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Japanese Internment Camp Victim, 'Father' of Missouri Vocational Education to Receive Honorary Degrees

MU will award 2,089 degrees at winter commencement ceremonies

Dec. 9, 2008

Story Contact:  Christian Basi, (573) 882-4430,

COLUMBIA, Mo. – In 1942, Robert Naka was forced to leave the University of California-Los Angeles where he was a sophomore engineering major. Naka, along with 120,000 other Japanese-Americans, was taken to a Japanese internment camp for what was intended to be the duration of World War II. Instead, after nine months, he was relocated to the University of Missouri.

More than 46 years later, the University of Missouri alumnus will be awarded an honorary degree for his lifetime of work in national security and his philanthropy. Naka will join B.W. Robinson, known as the “father” of vocational education in the state of Missouri, in receiving the award, one of the highest honors a university can bestow.

 After nine months at the Japanese internment camp, the American Friends Service Committee, also known as the Quakers, relocated Naka to the University of Missouri. Naka earned a bachelor’s degree in engineering from MU in 1945 and spent most of his professional career working for the United States Air Force where he developed the technology used in U2 spy planes. 
 Under Robinson’s leadership, Missouri developed 53 vocational education programs throughout the state. Naka and Robinson will receive their honorary degrees at the Graduate School’s commencement ceremony at 8 p.m., Friday, Dec. 19 at the Hearnes Center.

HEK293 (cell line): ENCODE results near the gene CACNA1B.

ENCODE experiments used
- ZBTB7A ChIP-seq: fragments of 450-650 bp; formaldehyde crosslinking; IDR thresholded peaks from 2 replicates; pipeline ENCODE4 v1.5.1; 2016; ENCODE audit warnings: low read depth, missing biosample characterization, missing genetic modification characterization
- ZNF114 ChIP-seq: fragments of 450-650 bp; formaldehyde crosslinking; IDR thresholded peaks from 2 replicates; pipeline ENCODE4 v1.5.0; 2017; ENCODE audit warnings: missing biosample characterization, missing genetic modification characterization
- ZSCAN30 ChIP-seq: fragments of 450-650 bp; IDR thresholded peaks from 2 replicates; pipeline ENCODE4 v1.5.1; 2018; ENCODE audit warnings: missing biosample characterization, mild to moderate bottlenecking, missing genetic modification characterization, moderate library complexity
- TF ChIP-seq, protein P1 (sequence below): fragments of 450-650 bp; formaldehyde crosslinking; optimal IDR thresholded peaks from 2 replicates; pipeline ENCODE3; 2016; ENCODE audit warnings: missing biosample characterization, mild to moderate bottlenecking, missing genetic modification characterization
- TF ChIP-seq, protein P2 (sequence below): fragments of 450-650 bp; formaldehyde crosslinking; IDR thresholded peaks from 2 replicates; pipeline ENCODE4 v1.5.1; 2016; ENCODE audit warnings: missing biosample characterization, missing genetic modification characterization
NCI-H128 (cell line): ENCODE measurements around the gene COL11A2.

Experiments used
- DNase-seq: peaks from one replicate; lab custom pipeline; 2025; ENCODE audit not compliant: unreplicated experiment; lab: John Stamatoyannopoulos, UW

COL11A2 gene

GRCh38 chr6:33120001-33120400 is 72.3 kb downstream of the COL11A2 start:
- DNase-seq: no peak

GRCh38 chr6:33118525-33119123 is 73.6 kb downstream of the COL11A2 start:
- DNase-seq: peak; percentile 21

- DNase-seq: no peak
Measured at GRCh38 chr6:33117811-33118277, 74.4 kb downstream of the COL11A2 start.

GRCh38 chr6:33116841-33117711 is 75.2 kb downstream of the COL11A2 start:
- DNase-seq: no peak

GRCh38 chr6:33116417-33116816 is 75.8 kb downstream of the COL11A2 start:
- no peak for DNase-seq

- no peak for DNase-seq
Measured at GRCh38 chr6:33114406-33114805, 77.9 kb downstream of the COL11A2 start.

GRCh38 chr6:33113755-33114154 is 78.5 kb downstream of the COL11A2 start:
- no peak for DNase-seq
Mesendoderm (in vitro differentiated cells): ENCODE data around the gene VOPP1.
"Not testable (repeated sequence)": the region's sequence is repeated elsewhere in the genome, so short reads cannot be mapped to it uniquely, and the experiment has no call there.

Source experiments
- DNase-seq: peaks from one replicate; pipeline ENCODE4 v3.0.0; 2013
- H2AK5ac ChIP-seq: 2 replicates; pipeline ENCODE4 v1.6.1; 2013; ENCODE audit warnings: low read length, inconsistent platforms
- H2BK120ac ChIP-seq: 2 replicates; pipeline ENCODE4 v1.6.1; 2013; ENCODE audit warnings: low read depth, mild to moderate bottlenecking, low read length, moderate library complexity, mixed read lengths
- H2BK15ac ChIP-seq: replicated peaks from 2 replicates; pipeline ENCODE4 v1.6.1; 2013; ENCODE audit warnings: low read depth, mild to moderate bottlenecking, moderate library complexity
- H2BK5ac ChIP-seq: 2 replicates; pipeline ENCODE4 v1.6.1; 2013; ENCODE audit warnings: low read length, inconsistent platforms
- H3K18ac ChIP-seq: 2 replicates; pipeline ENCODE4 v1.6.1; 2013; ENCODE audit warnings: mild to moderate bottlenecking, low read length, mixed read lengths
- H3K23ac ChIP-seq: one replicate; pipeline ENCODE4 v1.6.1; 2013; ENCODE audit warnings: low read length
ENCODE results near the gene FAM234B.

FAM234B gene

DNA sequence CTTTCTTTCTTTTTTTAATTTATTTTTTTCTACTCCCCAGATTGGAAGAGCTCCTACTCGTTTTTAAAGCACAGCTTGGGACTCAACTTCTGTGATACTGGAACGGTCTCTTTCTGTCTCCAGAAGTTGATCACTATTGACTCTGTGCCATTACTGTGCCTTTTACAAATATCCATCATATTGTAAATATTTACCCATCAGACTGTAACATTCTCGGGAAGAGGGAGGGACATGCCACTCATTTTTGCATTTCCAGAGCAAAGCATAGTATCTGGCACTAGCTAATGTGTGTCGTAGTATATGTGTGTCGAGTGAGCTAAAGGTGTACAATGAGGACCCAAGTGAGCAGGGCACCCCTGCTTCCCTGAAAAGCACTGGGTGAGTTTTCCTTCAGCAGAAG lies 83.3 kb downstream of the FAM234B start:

Throughout the commencement weekend, 1,931 individuals will receive degrees from MU. The university will award 1,409 bachelor’s degrees, 673 graduate degrees and seven professional degrees.

 “We are confident that these new graduates will join the 239,000 current Mizzou alumni in making a difference in cities across the globe,” said Ann Korschgen, vice provost for enrollment at MU.

 Notable speakers at this year’s commencement ceremonies include:
• Gary Forsee, president of the UM System, will speak at the College of Agriculture Food and Natural Resources commencement ceremony at 3 p.m., Saturday, Dec. 20 in the Hearnes Center.
• Jay Nixon, governor-elect of Missouri, will deliver a virtual address for the MU Online commencement ceremonies, which will go live on Tuesday, Dec. 16 at

EDITOR’S NOTE: A detailed schedule of events and biographical information on Naka and Robinson are attached. For more information on the commencement ceremonies and Columbia accommodations, please visit
Schedule of Events

NOTE: The Schools of Law, Medicine and Health Professions and the College of Veterinary Medicines do not hold December graduation ceremonies. Students from those academic units participate in May ceremonies. Students in the School of Social Work will participate in the College of Human Environmental Sciences ceremony.

Tuesday, Dec. 16
Online Commencement
Speaker: Jay Nixon, Governor-elect of Missouri

Friday, Dec. 19
Sinclair School of Nursing
1 p.m.
Jesse Auditorium, Jesse Hall
Speakers: Judith Fitzgerald Miller, Sinclair School of Nursing Dean
Harold Williamson, Interim Vice-Chancellor for Health Services
Sarah Graves, Tim Urhahn, Amy Vogelsmeier, students

College of Education
3:30 p.m.
Jesse Auditorium, Jesse Hall
Speaker: Barbara Bambini, Teacher at Seckman High School